We end slut-shaming when we make it culturally unacceptable to shame any form of consensual, non-exploitative sex. Such an ethic would require us to let go of our normative notions about marriage, that we stop assuming all marriages are closed and between only two people of the opposite gender. It would mean that if we find out that someone is having sex with a person outside of his or her marriage we would not gasp or gossip. We would assume that in a marriage of equals, both parties are capable of negotiating for the relationship boundaries of their choice and for responding to whatever boundary violations may occur.

If we created a culture in which all consensual non-exploitative sex was respected, it would make it unacceptable to shame women who dress provocatively, but it would also make it unacceptable to shame the serial “womanizers.” We couldn’t shame hookers or ministers who snort coke off prostitute’s bodies. We would not publicly out people who are into fetishes or senators who put themselves on Craigslist looking for hook-ups. We would not tolerate the shaming of people who have alternate lifestyles such as BDSM, polyamorous relationships, or the partners in “Sister Wives” based on their sexuality. It would require us to stop using subtly shaming terms like promiscuity and paraphilia. We would have to honor the choices of people who enjoy getting a “dirty sanchez,” and those who enjoy giving them, those have anonymous sex with hundreds of different people, and those whose stay home and masturbate using fruit.

That’s right: We would all have to accept some things that make us slightly queasy and other things that make us deeply uncomfortable. We would have to believe that people can keep the agreements they make about sexual fidelity without the help of public shame. And we would have to do it all while the Right clutched its pearls, and declared us wanton whores bound for hell.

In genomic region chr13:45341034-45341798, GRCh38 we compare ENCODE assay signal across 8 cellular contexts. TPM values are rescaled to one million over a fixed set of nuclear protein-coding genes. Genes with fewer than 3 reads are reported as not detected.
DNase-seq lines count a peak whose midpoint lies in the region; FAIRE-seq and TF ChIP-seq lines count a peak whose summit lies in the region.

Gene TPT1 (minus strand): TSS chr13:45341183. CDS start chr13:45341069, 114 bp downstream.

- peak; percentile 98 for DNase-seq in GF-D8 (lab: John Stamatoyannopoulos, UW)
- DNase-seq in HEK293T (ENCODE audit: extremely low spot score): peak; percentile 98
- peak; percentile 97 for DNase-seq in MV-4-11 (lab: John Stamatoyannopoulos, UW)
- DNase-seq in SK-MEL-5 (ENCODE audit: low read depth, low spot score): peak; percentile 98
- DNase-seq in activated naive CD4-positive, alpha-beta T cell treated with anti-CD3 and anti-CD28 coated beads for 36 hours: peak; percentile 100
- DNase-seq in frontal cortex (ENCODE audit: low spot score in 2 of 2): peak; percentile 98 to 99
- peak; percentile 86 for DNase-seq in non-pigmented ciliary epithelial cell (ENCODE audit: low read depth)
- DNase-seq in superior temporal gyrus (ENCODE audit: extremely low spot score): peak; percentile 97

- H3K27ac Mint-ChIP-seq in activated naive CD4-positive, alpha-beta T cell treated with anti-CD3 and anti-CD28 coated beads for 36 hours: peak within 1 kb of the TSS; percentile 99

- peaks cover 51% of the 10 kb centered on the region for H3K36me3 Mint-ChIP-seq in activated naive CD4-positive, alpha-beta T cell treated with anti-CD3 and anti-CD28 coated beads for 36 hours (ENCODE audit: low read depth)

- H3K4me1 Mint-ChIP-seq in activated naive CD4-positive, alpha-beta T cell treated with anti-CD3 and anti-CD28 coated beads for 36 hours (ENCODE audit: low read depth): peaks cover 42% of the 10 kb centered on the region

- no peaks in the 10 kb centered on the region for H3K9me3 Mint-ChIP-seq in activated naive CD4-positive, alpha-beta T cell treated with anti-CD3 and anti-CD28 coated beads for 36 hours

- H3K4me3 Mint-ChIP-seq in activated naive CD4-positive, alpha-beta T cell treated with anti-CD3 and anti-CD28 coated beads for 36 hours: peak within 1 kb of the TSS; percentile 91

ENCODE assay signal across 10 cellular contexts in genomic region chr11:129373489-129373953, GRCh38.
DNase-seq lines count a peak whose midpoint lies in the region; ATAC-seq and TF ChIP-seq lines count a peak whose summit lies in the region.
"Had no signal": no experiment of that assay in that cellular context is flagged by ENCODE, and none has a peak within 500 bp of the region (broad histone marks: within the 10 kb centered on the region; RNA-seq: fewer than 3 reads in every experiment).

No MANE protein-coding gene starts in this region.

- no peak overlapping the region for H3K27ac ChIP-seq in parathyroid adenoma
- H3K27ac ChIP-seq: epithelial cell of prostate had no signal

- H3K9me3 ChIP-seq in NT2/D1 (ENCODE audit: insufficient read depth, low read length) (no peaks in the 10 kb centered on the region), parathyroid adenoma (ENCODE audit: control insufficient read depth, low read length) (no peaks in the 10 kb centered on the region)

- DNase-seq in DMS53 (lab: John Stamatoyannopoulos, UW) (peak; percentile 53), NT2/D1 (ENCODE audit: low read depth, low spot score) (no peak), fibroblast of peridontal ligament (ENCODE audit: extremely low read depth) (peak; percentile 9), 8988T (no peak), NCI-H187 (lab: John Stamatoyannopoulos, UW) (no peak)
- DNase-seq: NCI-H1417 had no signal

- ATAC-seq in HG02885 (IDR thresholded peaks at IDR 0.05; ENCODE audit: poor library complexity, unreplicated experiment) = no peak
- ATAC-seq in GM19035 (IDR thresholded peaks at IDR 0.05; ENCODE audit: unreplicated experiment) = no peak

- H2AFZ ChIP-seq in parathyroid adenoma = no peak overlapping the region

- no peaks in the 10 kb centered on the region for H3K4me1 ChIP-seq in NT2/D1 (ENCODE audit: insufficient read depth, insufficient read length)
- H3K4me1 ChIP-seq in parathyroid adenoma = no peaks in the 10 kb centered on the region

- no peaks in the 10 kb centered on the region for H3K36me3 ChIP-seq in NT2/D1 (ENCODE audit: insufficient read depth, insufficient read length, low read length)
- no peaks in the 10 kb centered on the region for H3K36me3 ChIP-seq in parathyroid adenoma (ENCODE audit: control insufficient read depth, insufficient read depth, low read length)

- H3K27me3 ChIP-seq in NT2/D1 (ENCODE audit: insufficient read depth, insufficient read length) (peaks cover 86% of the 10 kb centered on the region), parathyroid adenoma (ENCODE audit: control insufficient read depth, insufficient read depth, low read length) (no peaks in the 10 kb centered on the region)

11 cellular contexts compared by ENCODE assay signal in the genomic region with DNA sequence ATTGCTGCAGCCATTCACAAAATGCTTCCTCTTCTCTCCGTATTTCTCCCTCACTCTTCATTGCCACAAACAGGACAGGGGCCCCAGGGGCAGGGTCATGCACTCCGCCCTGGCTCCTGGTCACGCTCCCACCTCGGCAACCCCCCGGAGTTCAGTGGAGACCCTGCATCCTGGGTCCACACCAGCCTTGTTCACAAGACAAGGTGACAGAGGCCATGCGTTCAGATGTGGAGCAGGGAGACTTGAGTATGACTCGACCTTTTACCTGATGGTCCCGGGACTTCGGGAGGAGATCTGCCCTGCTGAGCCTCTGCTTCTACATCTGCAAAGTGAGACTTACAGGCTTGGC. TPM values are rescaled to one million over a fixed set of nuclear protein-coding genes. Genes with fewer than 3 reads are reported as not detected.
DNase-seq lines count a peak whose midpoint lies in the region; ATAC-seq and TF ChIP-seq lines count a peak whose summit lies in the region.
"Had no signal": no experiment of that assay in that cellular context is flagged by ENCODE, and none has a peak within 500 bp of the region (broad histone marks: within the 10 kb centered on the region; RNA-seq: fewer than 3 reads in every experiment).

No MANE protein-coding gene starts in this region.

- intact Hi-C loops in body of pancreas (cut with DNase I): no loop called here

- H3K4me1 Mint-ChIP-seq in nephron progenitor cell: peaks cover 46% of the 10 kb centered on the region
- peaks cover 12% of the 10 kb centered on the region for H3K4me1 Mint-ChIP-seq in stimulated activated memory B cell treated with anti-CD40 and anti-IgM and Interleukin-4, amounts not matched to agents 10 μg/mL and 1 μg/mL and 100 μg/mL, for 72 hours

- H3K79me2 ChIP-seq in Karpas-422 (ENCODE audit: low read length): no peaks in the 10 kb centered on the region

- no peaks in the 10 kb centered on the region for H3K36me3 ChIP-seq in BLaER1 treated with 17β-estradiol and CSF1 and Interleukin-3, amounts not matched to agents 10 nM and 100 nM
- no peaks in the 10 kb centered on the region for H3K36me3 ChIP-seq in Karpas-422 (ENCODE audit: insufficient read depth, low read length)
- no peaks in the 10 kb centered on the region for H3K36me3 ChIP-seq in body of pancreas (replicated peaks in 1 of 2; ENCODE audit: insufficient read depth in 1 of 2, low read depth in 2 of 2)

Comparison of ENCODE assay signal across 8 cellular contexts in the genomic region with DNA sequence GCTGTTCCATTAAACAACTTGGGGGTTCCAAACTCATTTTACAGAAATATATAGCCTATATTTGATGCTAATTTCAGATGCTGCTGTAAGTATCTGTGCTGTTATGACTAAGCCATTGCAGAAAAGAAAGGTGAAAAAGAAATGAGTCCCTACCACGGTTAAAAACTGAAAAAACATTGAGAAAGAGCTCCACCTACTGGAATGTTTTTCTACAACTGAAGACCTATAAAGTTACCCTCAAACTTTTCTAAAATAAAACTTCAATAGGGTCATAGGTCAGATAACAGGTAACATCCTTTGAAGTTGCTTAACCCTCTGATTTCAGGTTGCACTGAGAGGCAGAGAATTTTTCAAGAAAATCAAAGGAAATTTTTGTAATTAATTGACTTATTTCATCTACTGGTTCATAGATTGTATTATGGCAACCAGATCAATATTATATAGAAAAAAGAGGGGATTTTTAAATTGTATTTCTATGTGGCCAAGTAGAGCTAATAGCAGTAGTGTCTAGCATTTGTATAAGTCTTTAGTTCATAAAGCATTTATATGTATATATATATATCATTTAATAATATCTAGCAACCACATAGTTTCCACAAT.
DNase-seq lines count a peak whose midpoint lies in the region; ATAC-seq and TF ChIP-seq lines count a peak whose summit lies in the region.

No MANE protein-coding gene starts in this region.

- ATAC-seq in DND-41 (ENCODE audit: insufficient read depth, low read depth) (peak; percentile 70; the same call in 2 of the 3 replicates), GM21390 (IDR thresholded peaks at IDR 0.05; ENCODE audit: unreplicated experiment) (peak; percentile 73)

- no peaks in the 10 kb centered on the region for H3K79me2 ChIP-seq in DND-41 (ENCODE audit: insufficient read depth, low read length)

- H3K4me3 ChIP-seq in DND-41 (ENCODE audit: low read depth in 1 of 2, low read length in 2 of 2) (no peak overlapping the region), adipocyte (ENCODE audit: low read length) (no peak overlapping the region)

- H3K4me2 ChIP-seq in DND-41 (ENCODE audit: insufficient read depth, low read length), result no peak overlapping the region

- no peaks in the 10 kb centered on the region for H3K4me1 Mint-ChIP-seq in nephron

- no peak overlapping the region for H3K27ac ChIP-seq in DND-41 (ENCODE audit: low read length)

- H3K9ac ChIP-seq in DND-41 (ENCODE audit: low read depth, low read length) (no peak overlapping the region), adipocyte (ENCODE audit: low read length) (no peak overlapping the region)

Here is where it would get really hard, at least for me: We would have to stop pointing out the hypocrisy every time someone on the Right has his or her sex-life exposed. I am completely convinced that the day after we adopted this ethic, pictures would emerge of Rick Santorum in a daisy chain at a gay sex party wearing a dog collar and a tutu. I would have to lock myself in my room without an Internet connection for at least a week to keep from making shaming comments and it might take me a bit longer to say the right thing which is: “I am happy that Mr. Santorum seems to be exploring his sexuality and enjoying himself, but I am sad that his privacy has been violated. I wish him and his family the best.”

I should end by saying that I could be wrong. It could be better to shame men like John Edwards and gamble that it will not boomerang on women. But as a woman who has been both cheated on and sex-shamed, I can tell you this: I found a new and faithful husband, but I can never completely erase the stain of shame. So, I’ll err on the side of tolerance.

Lynn Beisner is the pseudonym for a mother, a writer, a feminist, and an academic living somewhere East of the Mississippi.

Related Links: